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RE: Didaction


From: henry taylor (tortolitascom_at_TeacherArtExchange)
Date: Tue May 21 2002 - 12:42:34 PDT

I suppose we've all had the experience of an artist or professor who was a
wiz at his craft but had not a clue about how to move beyond the formula
or the existing process nor how to explain very well the whats as well as
the whys. I'm talking about people who can walk you through what THEY do
blindfolded but have trouble translating it into what you want to do. they
have mastered the knowledge base for a routine but can go much beyond
that. Theory is meaningless to them. They didn't have much of a
constructivist experience when they learned what it is that they do.

The ones who:
> Knowing what happens with the clay, the kiln,
> and the glazes

Had a constructivist experience no matter what it was called. They know
the theory of their craft. And in that craft they are masters and

An Art Teacher, on the other hand, who only masters a medium to that
degree is pretty limited. There is a lot more to teaching art than plein
aire painting or raku. Art is a general word that encompasses many
theoretical bodies of knowledge. Further, teaching itself is no different
than ceramics in that the teacher must know what happens with the student
(clay) in the kiln (brain/mind) and with the glazes (contexts). Its not
that they are necessarily going to teach teachers to teach but to use the
old factory metaphor theheir medium is students and they must know the
theory behind the learning that the want to shape with their art.

A teacher who hasn't a clue about theory will succeed with some students
(those who already share many of her perceptions) and fail with those who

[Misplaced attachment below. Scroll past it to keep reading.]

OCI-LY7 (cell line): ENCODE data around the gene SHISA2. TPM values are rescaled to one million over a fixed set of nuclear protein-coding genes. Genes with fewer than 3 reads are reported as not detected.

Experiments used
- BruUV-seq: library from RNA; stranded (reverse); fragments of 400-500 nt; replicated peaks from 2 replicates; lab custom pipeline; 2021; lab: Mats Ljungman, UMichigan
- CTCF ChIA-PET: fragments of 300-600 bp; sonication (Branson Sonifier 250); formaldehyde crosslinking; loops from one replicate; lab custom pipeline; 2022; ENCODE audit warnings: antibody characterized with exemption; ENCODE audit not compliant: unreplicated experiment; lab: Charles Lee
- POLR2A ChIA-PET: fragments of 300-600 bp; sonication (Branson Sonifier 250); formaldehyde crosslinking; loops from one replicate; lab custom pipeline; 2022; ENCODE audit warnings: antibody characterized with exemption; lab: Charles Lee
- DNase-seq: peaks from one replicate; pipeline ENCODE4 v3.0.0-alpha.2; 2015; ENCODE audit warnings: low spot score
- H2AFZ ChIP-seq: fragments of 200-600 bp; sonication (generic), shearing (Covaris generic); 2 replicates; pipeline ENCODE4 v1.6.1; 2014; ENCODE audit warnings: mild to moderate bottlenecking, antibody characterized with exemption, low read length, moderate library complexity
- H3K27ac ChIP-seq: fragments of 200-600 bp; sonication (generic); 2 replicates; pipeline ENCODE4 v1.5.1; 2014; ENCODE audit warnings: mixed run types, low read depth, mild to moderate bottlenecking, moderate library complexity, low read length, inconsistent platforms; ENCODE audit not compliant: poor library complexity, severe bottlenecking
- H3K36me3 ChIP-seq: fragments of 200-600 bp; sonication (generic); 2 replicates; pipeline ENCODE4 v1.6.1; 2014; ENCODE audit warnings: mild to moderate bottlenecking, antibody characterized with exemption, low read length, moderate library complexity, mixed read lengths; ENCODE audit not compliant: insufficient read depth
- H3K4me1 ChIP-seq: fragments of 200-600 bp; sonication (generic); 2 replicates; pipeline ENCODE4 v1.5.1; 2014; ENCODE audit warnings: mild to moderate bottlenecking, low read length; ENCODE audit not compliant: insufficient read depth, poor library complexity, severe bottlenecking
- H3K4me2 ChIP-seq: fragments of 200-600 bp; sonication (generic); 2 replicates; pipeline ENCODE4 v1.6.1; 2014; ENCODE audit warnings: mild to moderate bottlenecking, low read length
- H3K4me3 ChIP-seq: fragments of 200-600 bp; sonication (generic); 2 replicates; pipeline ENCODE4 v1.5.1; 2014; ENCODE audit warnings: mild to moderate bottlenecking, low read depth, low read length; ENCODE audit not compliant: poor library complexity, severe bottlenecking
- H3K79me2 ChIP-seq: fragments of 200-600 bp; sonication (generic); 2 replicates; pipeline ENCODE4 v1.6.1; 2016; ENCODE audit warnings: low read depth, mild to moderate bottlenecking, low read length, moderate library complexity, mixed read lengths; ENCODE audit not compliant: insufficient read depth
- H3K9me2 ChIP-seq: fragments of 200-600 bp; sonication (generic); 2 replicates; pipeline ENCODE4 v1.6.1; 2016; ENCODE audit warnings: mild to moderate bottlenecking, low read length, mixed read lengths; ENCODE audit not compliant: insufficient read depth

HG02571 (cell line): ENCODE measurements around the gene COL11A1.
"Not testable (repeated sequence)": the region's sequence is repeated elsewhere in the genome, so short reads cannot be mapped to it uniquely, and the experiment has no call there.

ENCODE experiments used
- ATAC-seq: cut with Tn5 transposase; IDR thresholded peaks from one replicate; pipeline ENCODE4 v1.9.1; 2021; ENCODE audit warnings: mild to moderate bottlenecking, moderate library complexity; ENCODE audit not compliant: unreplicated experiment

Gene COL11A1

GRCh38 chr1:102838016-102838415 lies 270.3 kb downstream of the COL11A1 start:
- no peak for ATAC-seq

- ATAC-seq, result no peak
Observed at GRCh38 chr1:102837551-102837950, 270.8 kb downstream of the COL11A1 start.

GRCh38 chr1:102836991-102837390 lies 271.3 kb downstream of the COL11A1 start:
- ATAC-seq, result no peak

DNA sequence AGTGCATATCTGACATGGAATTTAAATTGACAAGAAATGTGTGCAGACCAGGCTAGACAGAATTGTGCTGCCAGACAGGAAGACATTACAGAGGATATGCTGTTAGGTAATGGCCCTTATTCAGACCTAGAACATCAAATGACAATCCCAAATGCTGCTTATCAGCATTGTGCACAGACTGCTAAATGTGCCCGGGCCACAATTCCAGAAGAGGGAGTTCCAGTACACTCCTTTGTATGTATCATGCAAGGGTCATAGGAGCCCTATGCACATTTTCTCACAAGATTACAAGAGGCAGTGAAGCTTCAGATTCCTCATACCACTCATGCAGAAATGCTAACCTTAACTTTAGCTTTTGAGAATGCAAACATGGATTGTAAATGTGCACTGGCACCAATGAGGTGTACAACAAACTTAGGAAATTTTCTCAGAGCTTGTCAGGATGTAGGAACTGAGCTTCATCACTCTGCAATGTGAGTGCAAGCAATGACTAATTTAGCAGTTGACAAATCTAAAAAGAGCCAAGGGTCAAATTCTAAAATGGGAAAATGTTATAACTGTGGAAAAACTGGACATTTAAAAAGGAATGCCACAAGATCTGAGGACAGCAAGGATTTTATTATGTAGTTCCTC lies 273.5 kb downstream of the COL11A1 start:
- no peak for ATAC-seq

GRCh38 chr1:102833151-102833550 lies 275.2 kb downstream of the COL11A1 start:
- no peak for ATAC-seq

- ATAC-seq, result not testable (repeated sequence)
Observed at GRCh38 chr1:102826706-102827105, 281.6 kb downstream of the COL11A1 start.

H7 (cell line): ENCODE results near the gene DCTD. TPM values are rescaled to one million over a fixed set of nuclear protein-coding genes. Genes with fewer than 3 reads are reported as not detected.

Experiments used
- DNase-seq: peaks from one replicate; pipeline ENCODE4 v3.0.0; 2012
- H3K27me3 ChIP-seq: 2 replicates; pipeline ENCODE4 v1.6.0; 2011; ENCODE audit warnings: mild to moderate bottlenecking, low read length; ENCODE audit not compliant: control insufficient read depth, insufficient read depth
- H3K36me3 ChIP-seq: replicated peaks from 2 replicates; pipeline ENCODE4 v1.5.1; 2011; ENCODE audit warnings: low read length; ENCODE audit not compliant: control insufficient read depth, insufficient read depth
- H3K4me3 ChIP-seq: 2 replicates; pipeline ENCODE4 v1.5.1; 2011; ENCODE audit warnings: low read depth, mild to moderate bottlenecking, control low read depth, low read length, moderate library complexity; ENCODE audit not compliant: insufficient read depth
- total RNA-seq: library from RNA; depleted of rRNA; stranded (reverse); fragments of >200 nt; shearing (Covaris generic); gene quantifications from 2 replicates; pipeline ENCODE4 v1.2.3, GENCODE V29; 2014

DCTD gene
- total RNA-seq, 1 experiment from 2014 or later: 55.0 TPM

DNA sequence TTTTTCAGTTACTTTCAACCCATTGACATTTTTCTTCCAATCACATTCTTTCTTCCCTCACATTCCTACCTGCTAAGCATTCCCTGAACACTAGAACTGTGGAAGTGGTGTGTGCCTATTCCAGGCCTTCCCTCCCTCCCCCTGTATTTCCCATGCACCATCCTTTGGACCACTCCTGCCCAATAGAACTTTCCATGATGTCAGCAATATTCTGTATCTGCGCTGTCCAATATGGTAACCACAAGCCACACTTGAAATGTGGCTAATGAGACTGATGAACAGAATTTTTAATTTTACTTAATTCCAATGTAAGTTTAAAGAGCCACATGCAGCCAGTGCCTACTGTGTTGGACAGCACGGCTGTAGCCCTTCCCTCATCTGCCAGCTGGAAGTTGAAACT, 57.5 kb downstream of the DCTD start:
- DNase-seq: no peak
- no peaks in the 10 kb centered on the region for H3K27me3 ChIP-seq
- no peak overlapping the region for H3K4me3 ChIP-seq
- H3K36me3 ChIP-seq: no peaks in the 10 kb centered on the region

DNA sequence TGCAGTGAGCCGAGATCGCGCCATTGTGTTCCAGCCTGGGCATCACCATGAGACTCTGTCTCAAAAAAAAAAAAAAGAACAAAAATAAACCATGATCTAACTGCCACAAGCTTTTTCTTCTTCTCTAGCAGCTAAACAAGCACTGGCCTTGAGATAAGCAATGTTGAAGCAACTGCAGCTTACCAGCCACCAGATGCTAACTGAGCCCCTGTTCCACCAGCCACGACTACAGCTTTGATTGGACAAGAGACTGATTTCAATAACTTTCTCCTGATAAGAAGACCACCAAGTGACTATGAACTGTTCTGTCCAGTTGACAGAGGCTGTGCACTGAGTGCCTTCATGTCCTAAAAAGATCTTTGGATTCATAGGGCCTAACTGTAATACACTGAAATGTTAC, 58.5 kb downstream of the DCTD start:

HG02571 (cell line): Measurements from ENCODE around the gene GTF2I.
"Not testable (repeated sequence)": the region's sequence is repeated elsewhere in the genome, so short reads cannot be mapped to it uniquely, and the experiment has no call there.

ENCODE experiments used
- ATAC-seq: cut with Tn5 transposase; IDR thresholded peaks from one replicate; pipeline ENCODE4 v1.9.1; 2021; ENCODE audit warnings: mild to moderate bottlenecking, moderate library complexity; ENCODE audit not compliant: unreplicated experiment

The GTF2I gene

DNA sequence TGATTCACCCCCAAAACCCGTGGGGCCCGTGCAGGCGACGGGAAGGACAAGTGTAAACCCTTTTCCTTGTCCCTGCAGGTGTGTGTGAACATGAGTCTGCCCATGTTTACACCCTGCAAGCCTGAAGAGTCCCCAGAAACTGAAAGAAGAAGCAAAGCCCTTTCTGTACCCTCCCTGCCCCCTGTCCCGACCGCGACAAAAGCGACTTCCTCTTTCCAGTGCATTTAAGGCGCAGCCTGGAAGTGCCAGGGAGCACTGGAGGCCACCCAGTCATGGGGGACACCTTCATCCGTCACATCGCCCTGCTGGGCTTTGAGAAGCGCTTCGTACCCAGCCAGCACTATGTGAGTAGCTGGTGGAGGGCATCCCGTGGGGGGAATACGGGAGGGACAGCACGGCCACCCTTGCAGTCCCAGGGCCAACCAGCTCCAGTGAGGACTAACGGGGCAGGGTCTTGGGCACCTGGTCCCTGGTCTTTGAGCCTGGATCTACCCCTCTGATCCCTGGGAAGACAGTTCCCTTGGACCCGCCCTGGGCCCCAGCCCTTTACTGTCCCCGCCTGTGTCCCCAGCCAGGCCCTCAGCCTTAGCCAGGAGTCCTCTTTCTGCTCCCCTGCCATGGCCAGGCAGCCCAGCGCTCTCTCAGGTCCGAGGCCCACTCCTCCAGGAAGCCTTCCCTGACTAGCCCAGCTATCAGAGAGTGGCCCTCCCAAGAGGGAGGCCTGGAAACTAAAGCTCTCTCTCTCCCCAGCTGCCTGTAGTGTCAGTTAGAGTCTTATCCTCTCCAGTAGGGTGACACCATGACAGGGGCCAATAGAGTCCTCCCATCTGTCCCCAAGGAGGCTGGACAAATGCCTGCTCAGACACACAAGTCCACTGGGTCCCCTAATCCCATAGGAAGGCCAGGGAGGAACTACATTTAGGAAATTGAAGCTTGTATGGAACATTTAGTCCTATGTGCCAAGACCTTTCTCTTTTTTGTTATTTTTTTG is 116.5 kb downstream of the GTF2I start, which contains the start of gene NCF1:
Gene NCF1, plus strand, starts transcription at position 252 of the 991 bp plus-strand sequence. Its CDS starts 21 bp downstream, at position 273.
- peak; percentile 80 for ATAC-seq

don't match up. and she'll never have a clue as to why the class
experience didn't "take". Maybe she'll say that they were just lazy and
didn't apply themselves. Maybe she'll give the excuse that the students
had no real talent or vocation for the medium. But the real reason is that
while they know one part of being an art theacher and have all the theory
at their dis[posal that they need, in the other half they are just groping
in the dark.

Most students are completely happy just being able to learn the routine.
they'll never go very far (probably) and they will be poor teachers if
they ever attempt instruction. The students whose educational experience
paces the constructivist model will have more of the theory of the medium
at their disposal and be able to teach and explain if called upon.

If they want to Master teaching however they will have to master a
distinctly different craft and theory: EDUCATION

"how" I've been saying students want. What has been
> done before is the "what" they want to know. Seeing quality work leads to
> "creativity" and quality work. Knowing what has happend historically with
> an art medium and understanding how contemporary artists are producing with
> that same medium helps students develop their own creativity.
> You wanted direction. You wanted knowlege. You wanted an aesthetic base
> from which to work. Isn't it a shame that when you were taking that course
> your teacher didn't see those things as his responsibility. Everything
> wasn't supposed to be up to you. You had a teacher, for Pete's sake, and he
> should have taught you what you needed to know to be creative with that
> medium.
> Jane